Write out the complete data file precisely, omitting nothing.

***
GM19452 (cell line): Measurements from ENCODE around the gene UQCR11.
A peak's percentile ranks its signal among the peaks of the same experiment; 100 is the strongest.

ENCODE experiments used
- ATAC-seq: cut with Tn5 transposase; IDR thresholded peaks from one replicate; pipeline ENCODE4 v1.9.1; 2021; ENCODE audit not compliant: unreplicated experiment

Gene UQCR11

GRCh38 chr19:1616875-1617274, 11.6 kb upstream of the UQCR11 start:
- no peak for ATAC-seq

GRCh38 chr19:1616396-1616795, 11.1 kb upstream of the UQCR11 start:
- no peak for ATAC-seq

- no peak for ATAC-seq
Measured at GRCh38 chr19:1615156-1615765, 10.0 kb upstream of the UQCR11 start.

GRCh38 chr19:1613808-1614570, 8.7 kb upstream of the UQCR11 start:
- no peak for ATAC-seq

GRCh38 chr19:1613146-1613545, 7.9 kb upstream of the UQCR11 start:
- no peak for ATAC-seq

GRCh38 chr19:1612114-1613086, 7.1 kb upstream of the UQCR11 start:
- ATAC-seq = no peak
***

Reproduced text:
GM19452 (cell line): Measurements from ENCODE around the gene UQCR11.
A peak's percentile ranks its signal among the peaks of the same experiment; 100 is the strongest.

ENCODE experiments used
- ATAC-seq: cut with Tn5 transposase; IDR thresholded peaks from one replicate; pipeline ENCODE4 v1.9.1; 2021; ENCODE audit not compliant: unreplicated experiment

Gene UQCR11

GRCh38 chr19:1616875-1617274, 11.6 kb upstream of the UQCR11 start:
- no peak for ATAC-seq

GRCh38 chr19:1616396-1616795, 11.1 kb upstream of the UQCR11 start:
- no peak for ATAC-seq

- no peak for ATAC-seq
Measured at GRCh38 chr19:1615156-1615765, 10.0 kb upstream of the UQCR11 start.

GRCh38 chr19:1613808-1614570, 8.7 kb upstream of the UQCR11 start:
- no peak for ATAC-seq

GRCh38 chr19:1613146-1613545, 7.9 kb upstream of the UQCR11 start:
- no peak for ATAC-seq

GRCh38 chr19:1612114-1613086, 7.1 kb upstream of the UQCR11 start:
- ATAC-seq = no peak